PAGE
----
One retiree out of three returns to work for financial reasons

According to a survey conducted by ING Direct, 30% of Canadians say they have found a way to work after retirement. The main reasons mentioned? Lack of financial resources, underestimating the savings required and a higher cost of living than expected.

While there is no mandatory retirement age in Canada, people who want to stay on the labour market as long as they wish are increasingly being joined by those who are forced to do so. According to the survey conducted by ING Direct, 48% of the 1,000 Canadians interviewed at least 55 years old expressed their need to continue working to make ends meet. Of these, 31% say they will have to continue to work full time.

Another survey from the financial institution reported a poor estimate of the savings required in 33% of cases, while 31% indicate that they are having to face a higher cost of living than expected. These same people regret at the same time not having been able to find more solutions to save, not having saved earlier or even having overspent in the past. The President and CEO of ING Direct, Peter Aceto, recalled the importance of not neglecting planning for retirement to avoid such a scenario.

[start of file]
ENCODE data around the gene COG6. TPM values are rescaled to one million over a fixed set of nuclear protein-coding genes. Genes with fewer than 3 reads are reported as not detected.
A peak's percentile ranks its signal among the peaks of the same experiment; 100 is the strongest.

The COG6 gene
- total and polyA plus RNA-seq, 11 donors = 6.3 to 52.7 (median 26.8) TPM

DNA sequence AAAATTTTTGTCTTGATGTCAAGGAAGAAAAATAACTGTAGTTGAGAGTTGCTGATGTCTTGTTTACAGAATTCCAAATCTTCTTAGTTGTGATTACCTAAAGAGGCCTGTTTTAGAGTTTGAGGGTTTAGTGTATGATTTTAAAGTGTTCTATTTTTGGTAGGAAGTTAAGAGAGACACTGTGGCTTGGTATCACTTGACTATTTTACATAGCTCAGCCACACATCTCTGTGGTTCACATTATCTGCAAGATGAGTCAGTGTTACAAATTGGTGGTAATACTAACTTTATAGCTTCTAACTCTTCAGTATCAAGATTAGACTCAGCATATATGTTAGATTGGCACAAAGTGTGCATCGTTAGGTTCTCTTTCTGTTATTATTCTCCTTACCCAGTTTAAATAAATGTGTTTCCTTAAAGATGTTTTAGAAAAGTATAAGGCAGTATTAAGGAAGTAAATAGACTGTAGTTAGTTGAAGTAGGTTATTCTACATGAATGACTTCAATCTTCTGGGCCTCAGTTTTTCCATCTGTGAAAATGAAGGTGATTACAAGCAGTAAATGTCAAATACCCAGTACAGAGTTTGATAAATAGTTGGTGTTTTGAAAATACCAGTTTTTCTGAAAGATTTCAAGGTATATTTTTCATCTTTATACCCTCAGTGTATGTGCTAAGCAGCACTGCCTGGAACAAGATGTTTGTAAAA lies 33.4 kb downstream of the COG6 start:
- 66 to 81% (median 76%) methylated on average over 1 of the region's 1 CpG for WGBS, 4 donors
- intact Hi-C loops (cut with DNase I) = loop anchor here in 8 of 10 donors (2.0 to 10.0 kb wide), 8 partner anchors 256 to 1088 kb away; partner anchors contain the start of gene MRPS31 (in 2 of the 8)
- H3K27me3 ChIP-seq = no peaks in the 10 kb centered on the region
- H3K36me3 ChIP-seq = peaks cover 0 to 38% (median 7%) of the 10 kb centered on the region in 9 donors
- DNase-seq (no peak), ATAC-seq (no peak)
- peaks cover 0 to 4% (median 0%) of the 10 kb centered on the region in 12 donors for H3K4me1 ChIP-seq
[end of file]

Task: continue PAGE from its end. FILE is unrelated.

Incentives to work to age 70

According to the results of another survey unveiled last August by the BMO Wealth Institute, the average amount baby boomers say they each need for their retirement would be $658,000. However they will only have saved an average of $228,000. A good proportion of them are therefore not adequately financially prepared for their retirement. According to Statistics Canada, a couple of middle aged persons spent $54,100 per year in 2009.

The reduction in recent years of retirement pensions paid by the State plays a significant role in this shortfall for seniors. By 2030, the birth rate in Canada will be about 40% less than the level required to prevent a long-term decline in the population. It’s therefore not possible to count on a reversal of the situation faced with the announced shortages of manpower. At the same time, incentives have even been put in place to encourage elderly persons to retire later. So workers who stop at age 70 instead of age 65 will affect 42% more of the share of public retirement, the Canada Pension Plan.
 

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